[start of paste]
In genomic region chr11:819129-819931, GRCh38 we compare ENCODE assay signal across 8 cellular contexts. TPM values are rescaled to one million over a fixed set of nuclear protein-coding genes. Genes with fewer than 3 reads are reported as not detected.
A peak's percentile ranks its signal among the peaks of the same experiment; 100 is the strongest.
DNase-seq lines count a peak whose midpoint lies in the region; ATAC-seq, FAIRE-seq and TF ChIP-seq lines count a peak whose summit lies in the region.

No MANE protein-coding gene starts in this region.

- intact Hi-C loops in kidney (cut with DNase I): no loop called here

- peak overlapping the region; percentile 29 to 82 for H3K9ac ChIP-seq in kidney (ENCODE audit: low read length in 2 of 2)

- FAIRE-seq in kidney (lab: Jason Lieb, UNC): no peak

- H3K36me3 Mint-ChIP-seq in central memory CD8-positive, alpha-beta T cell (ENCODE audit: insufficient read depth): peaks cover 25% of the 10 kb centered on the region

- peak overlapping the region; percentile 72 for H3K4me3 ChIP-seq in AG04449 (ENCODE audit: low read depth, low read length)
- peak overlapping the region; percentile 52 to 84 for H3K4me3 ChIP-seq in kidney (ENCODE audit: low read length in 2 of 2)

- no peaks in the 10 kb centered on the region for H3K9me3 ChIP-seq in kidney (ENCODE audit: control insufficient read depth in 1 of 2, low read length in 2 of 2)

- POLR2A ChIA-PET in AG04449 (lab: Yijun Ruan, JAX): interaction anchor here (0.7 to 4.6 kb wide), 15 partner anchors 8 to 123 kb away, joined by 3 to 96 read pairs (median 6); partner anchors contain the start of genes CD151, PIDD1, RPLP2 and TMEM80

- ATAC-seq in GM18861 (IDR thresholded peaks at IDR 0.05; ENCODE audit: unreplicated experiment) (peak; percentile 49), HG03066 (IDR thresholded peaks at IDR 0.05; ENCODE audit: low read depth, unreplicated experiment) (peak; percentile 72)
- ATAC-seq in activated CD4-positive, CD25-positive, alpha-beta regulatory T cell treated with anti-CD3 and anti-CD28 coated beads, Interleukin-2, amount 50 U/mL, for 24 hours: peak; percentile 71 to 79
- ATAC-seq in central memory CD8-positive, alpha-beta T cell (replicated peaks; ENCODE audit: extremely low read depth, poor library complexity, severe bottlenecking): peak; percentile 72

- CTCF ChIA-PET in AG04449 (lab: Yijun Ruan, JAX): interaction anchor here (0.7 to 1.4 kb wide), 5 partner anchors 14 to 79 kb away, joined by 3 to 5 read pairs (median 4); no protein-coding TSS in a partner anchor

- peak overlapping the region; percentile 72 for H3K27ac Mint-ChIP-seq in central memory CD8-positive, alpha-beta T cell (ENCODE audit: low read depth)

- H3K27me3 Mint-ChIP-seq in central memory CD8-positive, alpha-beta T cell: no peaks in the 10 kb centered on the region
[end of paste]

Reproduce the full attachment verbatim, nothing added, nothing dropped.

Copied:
In genomic region chr11:819129-819931, GRCh38 we compare ENCODE assay signal across 8 cellular contexts. TPM values are rescaled to one million over a fixed set of nuclear protein-coding genes. Genes with fewer than 3 reads are reported as not detected.
A peak's percentile ranks its signal among the peaks of the same experiment; 100 is the strongest.
DNase-seq lines count a peak whose midpoint lies in the region; ATAC-seq, FAIRE-seq and TF ChIP-seq lines count a peak whose summit lies in the region.

No MANE protein-coding gene starts in this region.

- intact Hi-C loops in kidney (cut with DNase I): no loop called here

- peak overlapping the region; percentile 29 to 82 for H3K9ac ChIP-seq in kidney (ENCODE audit: low read length in 2 of 2)

- FAIRE-seq in kidney (lab: Jason Lieb, UNC): no peak

- H3K36me3 Mint-ChIP-seq in central memory CD8-positive, alpha-beta T cell (ENCODE audit: insufficient read depth): peaks cover 25% of the 10 kb centered on the region

- peak overlapping the region; percentile 72 for H3K4me3 ChIP-seq in AG04449 (ENCODE audit: low read depth, low read length)
- peak overlapping the region; percentile 52 to 84 for H3K4me3 ChIP-seq in kidney (ENCODE audit: low read length in 2 of 2)

- no peaks in the 10 kb centered on the region for H3K9me3 ChIP-seq in kidney (ENCODE audit: control insufficient read depth in 1 of 2, low read length in 2 of 2)

- POLR2A ChIA-PET in AG04449 (lab: Yijun Ruan, JAX): interaction anchor here (0.7 to 4.6 kb wide), 15 partner anchors 8 to 123 kb away, joined by 3 to 96 read pairs (median 6); partner anchors contain the start of genes CD151, PIDD1, RPLP2 and TMEM80

- ATAC-seq in GM18861 (IDR thresholded peaks at IDR 0.05; ENCODE audit: unreplicated experiment) (peak; percentile 49), HG03066 (IDR thresholded peaks at IDR 0.05; ENCODE audit: low read depth, unreplicated experiment) (peak; percentile 72)
- ATAC-seq in activated CD4-positive, CD25-positive, alpha-beta regulatory T cell treated with anti-CD3 and anti-CD28 coated beads, Interleukin-2, amount 50 U/mL, for 24 hours: peak; percentile 71 to 79
- ATAC-seq in central memory CD8-positive, alpha-beta T cell (replicated peaks; ENCODE audit: extremely low read depth, poor library complexity, severe bottlenecking): peak; percentile 72

- CTCF ChIA-PET in AG04449 (lab: Yijun Ruan, JAX): interaction anchor here (0.7 to 1.4 kb wide), 5 partner anchors 14 to 79 kb away, joined by 3 to 5 read pairs (median 4); no protein-coding TSS in a partner anchor

- peak overlapping the region; percentile 72 for H3K27ac Mint-ChIP-seq in central memory CD8-positive, alpha-beta T cell (ENCODE audit: low read depth)

- H3K27me3 Mint-ChIP-seq in central memory CD8-positive, alpha-beta T cell: no peaks in the 10 kb centered on the region